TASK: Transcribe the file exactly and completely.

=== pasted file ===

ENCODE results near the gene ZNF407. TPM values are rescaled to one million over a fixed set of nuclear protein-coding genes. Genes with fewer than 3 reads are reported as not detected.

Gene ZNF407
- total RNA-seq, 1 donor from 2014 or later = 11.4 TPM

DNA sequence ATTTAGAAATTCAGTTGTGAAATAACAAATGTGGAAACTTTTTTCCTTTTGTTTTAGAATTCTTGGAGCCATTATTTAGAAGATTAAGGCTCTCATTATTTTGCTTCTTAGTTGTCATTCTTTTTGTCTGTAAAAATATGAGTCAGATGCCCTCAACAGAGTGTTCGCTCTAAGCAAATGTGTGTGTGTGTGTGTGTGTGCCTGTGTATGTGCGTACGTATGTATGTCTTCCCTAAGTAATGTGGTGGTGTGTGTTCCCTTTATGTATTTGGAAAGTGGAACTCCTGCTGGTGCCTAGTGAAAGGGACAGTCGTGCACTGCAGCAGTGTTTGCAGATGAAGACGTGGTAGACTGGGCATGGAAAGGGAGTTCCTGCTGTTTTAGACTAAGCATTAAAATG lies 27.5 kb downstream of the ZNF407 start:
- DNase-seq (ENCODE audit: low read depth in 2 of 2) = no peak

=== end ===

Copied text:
ENCODE results near the gene ZNF407. TPM values are rescaled to one million over a fixed set of nuclear protein-coding genes. Genes with fewer than 3 reads are reported as not detected.

Gene ZNF407
- total RNA-seq, 1 donor from 2014 or later = 11.4 TPM

DNA sequence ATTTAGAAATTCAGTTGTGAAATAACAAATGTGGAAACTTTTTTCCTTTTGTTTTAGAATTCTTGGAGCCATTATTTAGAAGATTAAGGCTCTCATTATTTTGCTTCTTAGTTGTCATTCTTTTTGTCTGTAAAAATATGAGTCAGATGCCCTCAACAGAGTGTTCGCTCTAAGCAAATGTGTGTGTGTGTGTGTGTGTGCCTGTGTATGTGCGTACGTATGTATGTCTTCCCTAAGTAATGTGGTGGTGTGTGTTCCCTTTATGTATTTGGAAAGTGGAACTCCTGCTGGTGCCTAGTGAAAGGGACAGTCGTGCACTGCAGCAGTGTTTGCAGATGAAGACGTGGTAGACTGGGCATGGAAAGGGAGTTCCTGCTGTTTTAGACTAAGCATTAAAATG lies 27.5 kb downstream of the ZNF407 start:
- DNase-seq (ENCODE audit: low read depth in 2 of 2) = no peak